Supporting Ukraine: NH Hospital Prepares First Aid Kits for Soldiers

Dartmouth-Hitchcock Medical Center is sending 1,000 first aid kits and 500,000 pairs of medical gloves to Ukraine

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As Russia's war on Ukraine drags on, new medical aid from a hospital in New Hampshire is on its way to the front lines of fighting.

Dartmouth-Hitchcock Medical Center in Lebanon turned into a production line Wednesday, with hospital staffers volunteering to pack roughly 1,000 individual first aid kits. They are bound for Ukrainian fighting forces defending their country from Russia's violent invasion.

"The ultimate goal is to get the people what they need in a timely manner," said Hunter Fifield, DHMC's site director of supply chain operations.

The kits are full of potentially life-saving gear, including emergency shears to cut through clothing, pads that could help plug wounds, tourniquets and more.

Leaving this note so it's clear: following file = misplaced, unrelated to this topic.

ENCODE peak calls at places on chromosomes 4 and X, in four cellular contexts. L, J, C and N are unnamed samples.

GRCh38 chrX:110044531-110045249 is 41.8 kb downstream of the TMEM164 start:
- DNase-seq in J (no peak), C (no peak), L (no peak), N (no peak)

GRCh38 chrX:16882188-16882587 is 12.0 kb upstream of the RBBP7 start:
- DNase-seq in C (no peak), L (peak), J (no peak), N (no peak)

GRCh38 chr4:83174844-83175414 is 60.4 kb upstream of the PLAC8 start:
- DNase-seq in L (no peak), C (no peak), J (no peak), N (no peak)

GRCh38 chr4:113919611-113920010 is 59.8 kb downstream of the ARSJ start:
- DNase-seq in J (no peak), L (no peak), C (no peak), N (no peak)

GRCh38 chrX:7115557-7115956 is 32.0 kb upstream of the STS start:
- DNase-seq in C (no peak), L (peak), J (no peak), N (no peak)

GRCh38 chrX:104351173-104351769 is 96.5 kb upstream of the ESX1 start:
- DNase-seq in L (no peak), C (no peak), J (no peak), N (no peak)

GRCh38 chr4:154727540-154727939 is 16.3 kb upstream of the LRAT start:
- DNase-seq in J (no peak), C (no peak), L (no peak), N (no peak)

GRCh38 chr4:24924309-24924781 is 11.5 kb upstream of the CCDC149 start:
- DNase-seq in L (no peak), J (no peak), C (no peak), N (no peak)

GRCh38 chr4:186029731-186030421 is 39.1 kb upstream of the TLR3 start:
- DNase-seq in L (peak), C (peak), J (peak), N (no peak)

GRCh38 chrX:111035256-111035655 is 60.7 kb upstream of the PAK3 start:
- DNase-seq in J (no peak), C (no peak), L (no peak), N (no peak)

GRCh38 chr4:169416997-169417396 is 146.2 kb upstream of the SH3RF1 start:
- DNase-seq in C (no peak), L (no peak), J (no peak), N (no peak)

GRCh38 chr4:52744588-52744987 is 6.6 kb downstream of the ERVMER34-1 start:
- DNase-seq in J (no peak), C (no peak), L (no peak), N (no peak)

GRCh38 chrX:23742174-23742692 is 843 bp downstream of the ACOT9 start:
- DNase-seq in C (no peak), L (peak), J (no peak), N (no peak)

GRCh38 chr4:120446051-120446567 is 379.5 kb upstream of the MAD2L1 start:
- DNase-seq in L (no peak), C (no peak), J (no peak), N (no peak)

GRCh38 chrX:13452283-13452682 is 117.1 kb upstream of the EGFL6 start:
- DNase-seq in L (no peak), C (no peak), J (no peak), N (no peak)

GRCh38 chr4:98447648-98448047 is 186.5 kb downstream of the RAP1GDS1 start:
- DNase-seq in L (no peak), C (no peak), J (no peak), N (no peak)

"Any person who has zero training could still use it," Fifield said of the contents of the kits.

The first aid kits and an additional 500,000 pairs of medical gloves for Ukraine were a $180,000 donation from the hospital. That figure represents both materials and shipping costs, Fifield noted.

Several people with close connections to Ukraine turned out Wednesday to support the effort to pack first aid kits.

"Our cities are being completely destroyed," said Irina Kalaida, who was born and raised in Ukraine.

Kalaida now works for DHMC in data analytics. She said she and her husband were both eager to lend a hand to pack kits.

"Ukrainian people are so grateful," Kalaida told NECN and NBC10 Boston. "I actually informed all my fiends in Ukraine that our hospital donated this money and organized this effort, to which my college friend replied, 'Please make sure it includes tourniquets for stopping blood, because it's what's most needed.'"

Olga Sobko, a Ukrainian-American, is a nurse at the medical center.

"It's a very meaningful thing, personally," Sobko said of the opportunity to help pack first aid kits for people defending Ukrainian cities against Russia's onslaught. "I sing to myself Ukrainian patriotic songs while I'm packing — hoping that it instills a little bit of that as I'm packing — that it's sending that over to Ukraine."

Drawings and messages from local children will be tucked in with the first aid kits, organizers added.

Fifield said Dartmouth-Hitchcock has other projects in the works to support Ukraine.

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